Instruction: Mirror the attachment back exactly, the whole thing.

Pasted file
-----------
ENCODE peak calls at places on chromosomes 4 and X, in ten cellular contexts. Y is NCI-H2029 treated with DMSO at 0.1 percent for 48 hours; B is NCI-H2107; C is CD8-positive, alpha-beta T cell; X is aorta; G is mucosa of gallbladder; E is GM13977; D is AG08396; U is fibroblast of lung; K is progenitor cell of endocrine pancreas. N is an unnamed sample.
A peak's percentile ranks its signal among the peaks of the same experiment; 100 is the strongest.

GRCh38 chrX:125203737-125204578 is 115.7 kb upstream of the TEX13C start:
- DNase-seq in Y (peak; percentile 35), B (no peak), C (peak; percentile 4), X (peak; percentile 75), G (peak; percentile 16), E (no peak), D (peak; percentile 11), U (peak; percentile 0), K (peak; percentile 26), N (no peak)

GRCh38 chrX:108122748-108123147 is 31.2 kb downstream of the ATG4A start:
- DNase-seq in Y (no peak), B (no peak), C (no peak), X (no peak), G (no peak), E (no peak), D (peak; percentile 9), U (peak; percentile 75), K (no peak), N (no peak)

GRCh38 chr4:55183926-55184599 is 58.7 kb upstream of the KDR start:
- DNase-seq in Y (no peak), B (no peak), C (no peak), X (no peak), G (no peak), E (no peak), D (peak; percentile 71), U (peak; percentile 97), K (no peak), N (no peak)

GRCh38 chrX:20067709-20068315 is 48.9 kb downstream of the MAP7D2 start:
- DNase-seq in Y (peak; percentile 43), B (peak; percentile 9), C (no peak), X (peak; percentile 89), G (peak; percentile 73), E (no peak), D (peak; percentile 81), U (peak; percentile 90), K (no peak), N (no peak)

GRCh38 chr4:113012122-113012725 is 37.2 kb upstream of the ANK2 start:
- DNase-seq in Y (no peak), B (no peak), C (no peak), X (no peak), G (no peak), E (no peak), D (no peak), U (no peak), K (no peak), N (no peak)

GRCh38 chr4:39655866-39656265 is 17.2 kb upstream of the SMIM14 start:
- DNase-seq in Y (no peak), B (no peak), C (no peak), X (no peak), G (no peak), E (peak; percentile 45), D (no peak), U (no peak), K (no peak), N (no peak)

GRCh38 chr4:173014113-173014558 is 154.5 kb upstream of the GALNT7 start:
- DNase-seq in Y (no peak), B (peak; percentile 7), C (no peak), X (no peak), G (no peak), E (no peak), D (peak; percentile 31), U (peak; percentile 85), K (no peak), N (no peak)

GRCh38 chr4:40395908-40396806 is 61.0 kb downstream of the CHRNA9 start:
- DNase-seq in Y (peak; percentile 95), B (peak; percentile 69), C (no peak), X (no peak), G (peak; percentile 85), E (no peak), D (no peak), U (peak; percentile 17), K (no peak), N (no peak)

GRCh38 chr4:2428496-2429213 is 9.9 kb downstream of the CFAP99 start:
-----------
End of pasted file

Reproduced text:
ENCODE peak calls at places on chromosomes 4 and X, in ten cellular contexts. Y is NCI-H2029 treated with DMSO at 0.1 percent for 48 hours; B is NCI-H2107; C is CD8-positive, alpha-beta T cell; X is aorta; G is mucosa of gallbladder; E is GM13977; D is AG08396; U is fibroblast of lung; K is progenitor cell of endocrine pancreas. N is an unnamed sample.
A peak's percentile ranks its signal among the peaks of the same experiment; 100 is the strongest.

GRCh38 chrX:125203737-125204578 is 115.7 kb upstream of the TEX13C start:
- DNase-seq in Y (peak; percentile 35), B (no peak), C (peak; percentile 4), X (peak; percentile 75), G (peak; percentile 16), E (no peak), D (peak; percentile 11), U (peak; percentile 0), K (peak; percentile 26), N (no peak)

GRCh38 chrX:108122748-108123147 is 31.2 kb downstream of the ATG4A start:
- DNase-seq in Y (no peak), B (no peak), C (no peak), X (no peak), G (no peak), E (no peak), D (peak; percentile 9), U (peak; percentile 75), K (no peak), N (no peak)

GRCh38 chr4:55183926-55184599 is 58.7 kb upstream of the KDR start:
- DNase-seq in Y (no peak), B (no peak), C (no peak), X (no peak), G (no peak), E (no peak), D (peak; percentile 71), U (peak; percentile 97), K (no peak), N (no peak)

GRCh38 chrX:20067709-20068315 is 48.9 kb downstream of the MAP7D2 start:
- DNase-seq in Y (peak; percentile 43), B (peak; percentile 9), C (no peak), X (peak; percentile 89), G (peak; percentile 73), E (no peak), D (peak; percentile 81), U (peak; percentile 90), K (no peak), N (no peak)

GRCh38 chr4:113012122-113012725 is 37.2 kb upstream of the ANK2 start:
- DNase-seq in Y (no peak), B (no peak), C (no peak), X (no peak), G (no peak), E (no peak), D (no peak), U (no peak), K (no peak), N (no peak)

GRCh38 chr4:39655866-39656265 is 17.2 kb upstream of the SMIM14 start:
- DNase-seq in Y (no peak), B (no peak), C (no peak), X (no peak), G (no peak), E (peak; percentile 45), D (no peak), U (no peak), K (no peak), N (no peak)

GRCh38 chr4:173014113-173014558 is 154.5 kb upstream of the GALNT7 start:
- DNase-seq in Y (no peak), B (peak; percentile 7), C (no peak), X (no peak), G (no peak), E (no peak), D (peak; percentile 31), U (peak; percentile 85), K (no peak), N (no peak)

GRCh38 chr4:40395908-40396806 is 61.0 kb downstream of the CHRNA9 start:
- DNase-seq in Y (peak; percentile 95), B (peak; percentile 69), C (no peak), X (no peak), G (peak; percentile 85), E (no peak), D (no peak), U (peak; percentile 17), K (no peak), N (no peak)

GRCh38 chr4:2428496-2429213 is 9.9 kb downstream of the CFAP99 start: